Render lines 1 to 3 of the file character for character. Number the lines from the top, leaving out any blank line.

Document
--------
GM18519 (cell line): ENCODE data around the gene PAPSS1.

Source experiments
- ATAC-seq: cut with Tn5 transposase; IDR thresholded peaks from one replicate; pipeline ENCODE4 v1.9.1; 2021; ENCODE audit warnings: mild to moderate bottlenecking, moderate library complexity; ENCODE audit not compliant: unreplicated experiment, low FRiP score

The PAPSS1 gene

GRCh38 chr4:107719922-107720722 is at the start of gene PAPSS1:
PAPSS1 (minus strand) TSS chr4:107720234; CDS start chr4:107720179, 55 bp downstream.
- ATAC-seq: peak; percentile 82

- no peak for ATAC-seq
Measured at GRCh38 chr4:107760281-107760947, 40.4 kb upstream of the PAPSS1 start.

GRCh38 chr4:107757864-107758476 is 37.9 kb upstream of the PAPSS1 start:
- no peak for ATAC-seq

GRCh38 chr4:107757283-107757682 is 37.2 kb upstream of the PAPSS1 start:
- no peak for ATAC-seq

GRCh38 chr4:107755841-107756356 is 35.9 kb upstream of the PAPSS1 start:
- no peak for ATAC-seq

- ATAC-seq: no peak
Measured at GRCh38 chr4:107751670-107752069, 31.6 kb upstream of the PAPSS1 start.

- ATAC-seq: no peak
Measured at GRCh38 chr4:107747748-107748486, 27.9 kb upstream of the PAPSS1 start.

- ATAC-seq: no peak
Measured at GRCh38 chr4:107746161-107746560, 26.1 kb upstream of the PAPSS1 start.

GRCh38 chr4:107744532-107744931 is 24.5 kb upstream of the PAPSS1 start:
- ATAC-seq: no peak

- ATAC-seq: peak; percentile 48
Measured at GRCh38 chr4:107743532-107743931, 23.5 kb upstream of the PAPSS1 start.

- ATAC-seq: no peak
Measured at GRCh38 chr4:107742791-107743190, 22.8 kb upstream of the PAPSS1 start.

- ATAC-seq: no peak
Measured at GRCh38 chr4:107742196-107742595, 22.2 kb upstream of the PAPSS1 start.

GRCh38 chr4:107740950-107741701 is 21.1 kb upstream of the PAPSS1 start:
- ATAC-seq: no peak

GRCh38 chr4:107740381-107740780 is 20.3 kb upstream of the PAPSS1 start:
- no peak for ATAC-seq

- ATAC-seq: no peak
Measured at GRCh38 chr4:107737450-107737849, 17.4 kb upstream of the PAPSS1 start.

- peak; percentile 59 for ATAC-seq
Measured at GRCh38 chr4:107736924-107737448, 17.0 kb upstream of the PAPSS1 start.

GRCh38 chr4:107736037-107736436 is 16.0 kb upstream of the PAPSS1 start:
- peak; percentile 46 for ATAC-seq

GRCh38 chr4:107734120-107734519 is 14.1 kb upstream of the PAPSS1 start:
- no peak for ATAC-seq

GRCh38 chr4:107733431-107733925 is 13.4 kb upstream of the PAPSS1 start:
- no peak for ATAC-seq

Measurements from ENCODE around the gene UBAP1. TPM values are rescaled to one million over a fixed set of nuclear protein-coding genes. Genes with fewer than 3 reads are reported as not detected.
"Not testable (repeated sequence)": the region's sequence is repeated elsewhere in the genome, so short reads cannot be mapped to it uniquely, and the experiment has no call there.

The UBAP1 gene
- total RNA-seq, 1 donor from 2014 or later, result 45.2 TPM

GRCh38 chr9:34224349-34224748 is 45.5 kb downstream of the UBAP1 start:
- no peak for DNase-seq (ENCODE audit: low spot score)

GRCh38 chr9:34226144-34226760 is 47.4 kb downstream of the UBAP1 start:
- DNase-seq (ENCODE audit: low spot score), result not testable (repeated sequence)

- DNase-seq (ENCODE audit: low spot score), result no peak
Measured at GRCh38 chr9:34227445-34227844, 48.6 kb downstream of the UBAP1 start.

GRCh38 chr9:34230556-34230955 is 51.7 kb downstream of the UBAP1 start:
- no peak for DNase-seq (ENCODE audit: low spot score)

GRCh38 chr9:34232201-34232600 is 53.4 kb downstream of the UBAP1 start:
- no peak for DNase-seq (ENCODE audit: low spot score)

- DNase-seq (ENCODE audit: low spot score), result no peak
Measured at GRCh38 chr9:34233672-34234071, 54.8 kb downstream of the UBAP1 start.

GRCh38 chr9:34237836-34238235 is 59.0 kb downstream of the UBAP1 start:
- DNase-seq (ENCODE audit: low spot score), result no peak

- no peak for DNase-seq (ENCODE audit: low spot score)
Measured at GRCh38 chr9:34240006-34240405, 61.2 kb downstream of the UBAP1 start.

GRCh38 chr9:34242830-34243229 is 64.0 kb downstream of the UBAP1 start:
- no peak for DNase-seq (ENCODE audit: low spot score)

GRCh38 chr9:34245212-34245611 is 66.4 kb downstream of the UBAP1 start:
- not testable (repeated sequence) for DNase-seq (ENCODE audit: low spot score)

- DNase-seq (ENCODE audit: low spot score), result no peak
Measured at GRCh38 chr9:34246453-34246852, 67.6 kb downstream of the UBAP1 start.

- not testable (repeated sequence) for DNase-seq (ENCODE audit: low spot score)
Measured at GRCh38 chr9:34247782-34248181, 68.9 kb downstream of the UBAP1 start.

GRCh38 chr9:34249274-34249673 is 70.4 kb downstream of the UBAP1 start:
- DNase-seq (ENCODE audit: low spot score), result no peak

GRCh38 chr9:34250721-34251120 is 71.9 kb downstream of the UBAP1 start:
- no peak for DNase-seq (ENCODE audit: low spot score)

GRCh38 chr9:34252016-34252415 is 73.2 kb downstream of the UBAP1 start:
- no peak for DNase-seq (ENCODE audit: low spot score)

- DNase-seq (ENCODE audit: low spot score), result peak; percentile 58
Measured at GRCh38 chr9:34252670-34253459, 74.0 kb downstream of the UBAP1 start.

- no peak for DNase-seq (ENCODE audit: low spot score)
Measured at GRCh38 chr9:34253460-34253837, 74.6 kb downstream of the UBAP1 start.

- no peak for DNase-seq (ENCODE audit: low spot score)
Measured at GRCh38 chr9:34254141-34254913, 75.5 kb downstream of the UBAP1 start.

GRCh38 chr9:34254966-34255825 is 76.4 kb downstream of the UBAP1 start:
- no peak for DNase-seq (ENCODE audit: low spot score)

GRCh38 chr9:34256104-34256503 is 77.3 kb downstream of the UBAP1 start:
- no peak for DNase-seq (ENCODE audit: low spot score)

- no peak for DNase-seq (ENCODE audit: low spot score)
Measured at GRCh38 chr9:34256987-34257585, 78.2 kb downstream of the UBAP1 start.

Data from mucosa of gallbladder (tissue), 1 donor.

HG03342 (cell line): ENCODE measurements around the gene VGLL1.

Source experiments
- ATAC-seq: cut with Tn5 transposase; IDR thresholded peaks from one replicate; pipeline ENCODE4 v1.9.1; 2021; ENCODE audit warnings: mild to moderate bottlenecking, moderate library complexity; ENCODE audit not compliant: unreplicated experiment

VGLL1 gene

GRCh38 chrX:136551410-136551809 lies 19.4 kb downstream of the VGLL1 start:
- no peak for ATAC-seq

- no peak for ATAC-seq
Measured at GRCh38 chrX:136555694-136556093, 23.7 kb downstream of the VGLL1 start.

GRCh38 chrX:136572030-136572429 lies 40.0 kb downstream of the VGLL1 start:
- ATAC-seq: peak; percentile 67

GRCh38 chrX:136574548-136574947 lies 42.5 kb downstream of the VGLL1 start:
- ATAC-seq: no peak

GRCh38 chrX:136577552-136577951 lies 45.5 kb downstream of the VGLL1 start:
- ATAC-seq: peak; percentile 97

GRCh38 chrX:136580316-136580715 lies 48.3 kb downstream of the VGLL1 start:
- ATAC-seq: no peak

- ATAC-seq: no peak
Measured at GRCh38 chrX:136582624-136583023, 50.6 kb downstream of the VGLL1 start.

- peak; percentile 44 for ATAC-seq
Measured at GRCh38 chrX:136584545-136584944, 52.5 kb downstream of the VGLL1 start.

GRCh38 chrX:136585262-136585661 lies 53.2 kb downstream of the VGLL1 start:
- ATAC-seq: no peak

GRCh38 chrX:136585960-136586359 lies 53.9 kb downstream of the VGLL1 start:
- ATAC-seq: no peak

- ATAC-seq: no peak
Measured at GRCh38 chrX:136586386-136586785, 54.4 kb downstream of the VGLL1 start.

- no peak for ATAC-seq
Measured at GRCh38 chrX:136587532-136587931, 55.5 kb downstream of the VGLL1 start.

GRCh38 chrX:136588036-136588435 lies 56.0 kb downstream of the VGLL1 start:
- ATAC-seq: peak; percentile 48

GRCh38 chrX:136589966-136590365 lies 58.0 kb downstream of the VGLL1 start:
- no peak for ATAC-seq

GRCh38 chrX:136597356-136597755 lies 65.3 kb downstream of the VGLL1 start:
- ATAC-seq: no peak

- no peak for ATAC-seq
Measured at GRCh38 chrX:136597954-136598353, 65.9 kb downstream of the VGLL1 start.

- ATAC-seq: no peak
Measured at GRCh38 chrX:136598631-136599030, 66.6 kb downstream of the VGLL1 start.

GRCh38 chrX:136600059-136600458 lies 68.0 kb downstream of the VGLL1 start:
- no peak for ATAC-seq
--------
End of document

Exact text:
GM18519 (cell line): ENCODE data around the gene PAPSS1.

Source experiments
- ATAC-seq: cut with Tn5 transposase; IDR thresholded peaks from one replicate; pipeline ENCODE4 v1.9.1; 2021; ENCODE audit warnings: mild to moderate bottlenecking, moderate library complexity; ENCODE audit not compliant: unreplicated experiment, low FRiP score